What Are Thyroid Nodules?
The thyroid is a gland at the base of the neck which makes a hormone responsible for regulating metabolism. Thyroid nodules are solid or fluid-filled growths that occur in the thyroid. Most thyroid nodules are not cancerous and are inactive. Some thyroid nodules may become large enough to be felt or cause symptoms due to their size.
Thyroid nodules are very common in the adult population and become more common with age. Approximately half of the U.S. population has thyroid nodules at retirement age. Approximately five percent of thyroid nodules are cancerous. For the majority of patients, there is no particular cause for their thyroid nodule.
Thyroid nodules are often detected during routine physical examinations or imaging tests taken for other reasons. Typically, the first steps to evaluate a thyroid nodule are to determine how well the thyroid functions by performing blood tests and to determine the exact size and appearance of the thyroid nodule by evaluating the thyroid with an ultrasound.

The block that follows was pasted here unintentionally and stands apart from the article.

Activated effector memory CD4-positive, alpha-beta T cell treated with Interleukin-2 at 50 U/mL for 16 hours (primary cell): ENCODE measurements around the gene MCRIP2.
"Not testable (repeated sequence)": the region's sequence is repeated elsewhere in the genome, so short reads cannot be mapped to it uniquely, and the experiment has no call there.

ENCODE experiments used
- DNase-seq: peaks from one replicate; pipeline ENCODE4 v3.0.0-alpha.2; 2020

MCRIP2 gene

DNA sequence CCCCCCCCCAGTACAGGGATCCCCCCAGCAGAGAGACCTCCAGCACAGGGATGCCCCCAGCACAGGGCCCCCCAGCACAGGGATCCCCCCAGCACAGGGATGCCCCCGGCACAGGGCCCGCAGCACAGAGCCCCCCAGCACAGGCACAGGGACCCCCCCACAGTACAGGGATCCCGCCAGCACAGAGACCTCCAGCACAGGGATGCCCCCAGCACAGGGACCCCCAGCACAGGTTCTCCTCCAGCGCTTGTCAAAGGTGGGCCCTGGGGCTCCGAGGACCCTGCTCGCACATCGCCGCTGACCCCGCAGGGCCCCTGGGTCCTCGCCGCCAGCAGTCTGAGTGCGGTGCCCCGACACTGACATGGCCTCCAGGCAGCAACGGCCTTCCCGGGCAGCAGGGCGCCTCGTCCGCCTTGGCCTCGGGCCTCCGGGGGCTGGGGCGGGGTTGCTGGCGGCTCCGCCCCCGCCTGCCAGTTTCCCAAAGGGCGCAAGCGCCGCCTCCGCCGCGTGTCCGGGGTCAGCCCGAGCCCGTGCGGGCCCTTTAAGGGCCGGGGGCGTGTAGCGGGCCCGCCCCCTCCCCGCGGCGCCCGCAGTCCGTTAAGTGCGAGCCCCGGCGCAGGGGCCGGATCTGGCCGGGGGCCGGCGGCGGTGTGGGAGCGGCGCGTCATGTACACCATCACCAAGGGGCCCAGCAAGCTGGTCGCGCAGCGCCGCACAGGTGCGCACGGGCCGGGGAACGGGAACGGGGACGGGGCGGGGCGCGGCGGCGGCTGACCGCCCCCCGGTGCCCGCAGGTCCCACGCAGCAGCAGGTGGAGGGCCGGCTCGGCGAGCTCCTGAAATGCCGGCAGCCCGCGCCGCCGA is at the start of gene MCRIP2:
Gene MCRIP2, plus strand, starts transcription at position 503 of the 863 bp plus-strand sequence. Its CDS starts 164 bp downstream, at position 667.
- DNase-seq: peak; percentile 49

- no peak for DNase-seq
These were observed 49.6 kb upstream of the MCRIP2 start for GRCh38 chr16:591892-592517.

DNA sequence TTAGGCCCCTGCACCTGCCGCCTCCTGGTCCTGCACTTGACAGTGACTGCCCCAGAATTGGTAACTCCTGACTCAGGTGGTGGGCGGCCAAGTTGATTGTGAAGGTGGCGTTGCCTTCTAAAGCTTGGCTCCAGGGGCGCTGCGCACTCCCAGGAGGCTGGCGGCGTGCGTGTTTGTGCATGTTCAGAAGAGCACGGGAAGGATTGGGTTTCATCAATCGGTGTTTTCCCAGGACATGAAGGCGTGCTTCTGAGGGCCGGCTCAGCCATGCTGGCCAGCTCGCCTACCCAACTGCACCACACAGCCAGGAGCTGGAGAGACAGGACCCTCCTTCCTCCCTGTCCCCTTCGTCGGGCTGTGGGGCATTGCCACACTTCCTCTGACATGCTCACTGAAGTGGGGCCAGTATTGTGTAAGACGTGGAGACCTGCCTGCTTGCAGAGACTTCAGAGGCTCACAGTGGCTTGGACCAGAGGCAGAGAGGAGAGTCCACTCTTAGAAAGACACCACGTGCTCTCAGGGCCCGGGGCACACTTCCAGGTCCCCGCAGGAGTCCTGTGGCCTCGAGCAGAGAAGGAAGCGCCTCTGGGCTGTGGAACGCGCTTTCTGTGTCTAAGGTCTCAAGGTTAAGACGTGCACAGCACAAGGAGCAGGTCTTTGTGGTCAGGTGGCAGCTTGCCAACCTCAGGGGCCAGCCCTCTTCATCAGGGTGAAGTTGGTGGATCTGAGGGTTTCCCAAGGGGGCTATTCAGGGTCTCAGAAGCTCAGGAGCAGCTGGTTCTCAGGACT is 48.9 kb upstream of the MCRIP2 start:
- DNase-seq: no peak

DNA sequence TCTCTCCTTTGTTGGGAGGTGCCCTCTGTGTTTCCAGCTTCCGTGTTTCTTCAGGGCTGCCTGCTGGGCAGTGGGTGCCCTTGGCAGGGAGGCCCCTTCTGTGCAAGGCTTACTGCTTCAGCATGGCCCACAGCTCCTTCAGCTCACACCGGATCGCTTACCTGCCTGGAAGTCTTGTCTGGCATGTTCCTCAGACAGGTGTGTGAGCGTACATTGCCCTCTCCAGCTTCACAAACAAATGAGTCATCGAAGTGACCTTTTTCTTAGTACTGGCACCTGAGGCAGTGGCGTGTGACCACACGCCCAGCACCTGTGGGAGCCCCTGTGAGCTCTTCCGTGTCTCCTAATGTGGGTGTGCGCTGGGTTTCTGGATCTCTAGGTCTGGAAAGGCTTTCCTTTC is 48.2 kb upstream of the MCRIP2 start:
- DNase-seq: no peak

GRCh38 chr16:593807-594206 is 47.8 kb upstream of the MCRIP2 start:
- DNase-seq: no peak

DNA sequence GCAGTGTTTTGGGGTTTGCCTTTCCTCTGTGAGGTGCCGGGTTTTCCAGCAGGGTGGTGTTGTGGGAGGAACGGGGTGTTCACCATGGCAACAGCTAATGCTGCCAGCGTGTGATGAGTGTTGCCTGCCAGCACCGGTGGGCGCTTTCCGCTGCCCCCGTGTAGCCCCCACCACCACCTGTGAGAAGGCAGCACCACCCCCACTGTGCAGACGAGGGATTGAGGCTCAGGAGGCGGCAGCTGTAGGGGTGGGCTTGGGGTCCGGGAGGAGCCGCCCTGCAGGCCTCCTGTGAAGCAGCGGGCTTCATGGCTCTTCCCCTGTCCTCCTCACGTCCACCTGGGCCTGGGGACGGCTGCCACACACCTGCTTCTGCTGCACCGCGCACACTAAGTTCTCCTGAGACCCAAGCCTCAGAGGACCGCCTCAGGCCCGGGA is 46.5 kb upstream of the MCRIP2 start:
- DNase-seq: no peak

The best test to evaluate a thyroid nodule for cancer is a fine-needle aspiration biopsy (FNA), which is a simple procedure that is done by physicians in the Northwestern Medicine Comprehensive Thyroid and Endocrine Surgery Program. Our physicians perform a comprehensive evaluation of risk factors for thyroid cancer, determine the appearance and function of the thyroid, and then select nodules that should be biopsied. Nodules are selected for biopsy based on the risk that they may be cancerous. It takes several days to get results of thyroid FNA biopsies.
Following an FNA biopsy, our physicians will provide a strategy for treating the thyroid nodules. Benign nodules are usually observed over time with ultrasound exams. Suspicious nodules may be evaluated by additional tests such as molecular diagnostics. Surgery is recommended for nodules determined to be malignant or to have a high risk of malignancy.